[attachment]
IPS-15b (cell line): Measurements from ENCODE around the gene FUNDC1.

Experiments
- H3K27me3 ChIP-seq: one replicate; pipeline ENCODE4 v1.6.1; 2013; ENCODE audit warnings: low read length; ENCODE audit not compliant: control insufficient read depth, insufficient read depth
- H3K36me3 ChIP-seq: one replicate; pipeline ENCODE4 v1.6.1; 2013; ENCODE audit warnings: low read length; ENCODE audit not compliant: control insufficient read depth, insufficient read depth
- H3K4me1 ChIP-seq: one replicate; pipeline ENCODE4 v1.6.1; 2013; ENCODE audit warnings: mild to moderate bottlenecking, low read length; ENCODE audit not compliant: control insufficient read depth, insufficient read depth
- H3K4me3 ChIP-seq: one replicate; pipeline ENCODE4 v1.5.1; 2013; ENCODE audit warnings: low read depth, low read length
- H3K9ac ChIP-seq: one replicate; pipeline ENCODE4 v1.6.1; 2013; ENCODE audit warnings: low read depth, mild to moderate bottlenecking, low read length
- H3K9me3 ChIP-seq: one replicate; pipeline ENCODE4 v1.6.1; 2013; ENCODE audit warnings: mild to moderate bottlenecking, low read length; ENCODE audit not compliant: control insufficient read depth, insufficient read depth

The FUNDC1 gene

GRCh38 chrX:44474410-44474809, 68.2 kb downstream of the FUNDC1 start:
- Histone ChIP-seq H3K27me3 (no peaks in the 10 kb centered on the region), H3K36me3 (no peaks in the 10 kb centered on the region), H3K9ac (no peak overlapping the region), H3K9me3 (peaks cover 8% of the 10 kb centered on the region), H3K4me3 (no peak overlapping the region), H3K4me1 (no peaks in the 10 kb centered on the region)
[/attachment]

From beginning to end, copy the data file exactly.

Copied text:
IPS-15b (cell line): Measurements from ENCODE around the gene FUNDC1.

Experiments
- H3K27me3 ChIP-seq: one replicate; pipeline ENCODE4 v1.6.1; 2013; ENCODE audit warnings: low read length; ENCODE audit not compliant: control insufficient read depth, insufficient read depth
- H3K36me3 ChIP-seq: one replicate; pipeline ENCODE4 v1.6.1; 2013; ENCODE audit warnings: low read length; ENCODE audit not compliant: control insufficient read depth, insufficient read depth
- H3K4me1 ChIP-seq: one replicate; pipeline ENCODE4 v1.6.1; 2013; ENCODE audit warnings: mild to moderate bottlenecking, low read length; ENCODE audit not compliant: control insufficient read depth, insufficient read depth
- H3K4me3 ChIP-seq: one replicate; pipeline ENCODE4 v1.5.1; 2013; ENCODE audit warnings: low read depth, low read length
- H3K9ac ChIP-seq: one replicate; pipeline ENCODE4 v1.6.1; 2013; ENCODE audit warnings: low read depth, mild to moderate bottlenecking, low read length
- H3K9me3 ChIP-seq: one replicate; pipeline ENCODE4 v1.6.1; 2013; ENCODE audit warnings: mild to moderate bottlenecking, low read length; ENCODE audit not compliant: control insufficient read depth, insufficient read depth

The FUNDC1 gene

GRCh38 chrX:44474410-44474809, 68.2 kb downstream of the FUNDC1 start:
- Histone ChIP-seq H3K27me3 (no peaks in the 10 kb centered on the region), H3K36me3 (no peaks in the 10 kb centered on the region), H3K9ac (no peak overlapping the region), H3K9me3 (peaks cover 8% of the 10 kb centered on the region), H3K4me3 (no peak overlapping the region), H3K4me1 (no peaks in the 10 kb centered on the region)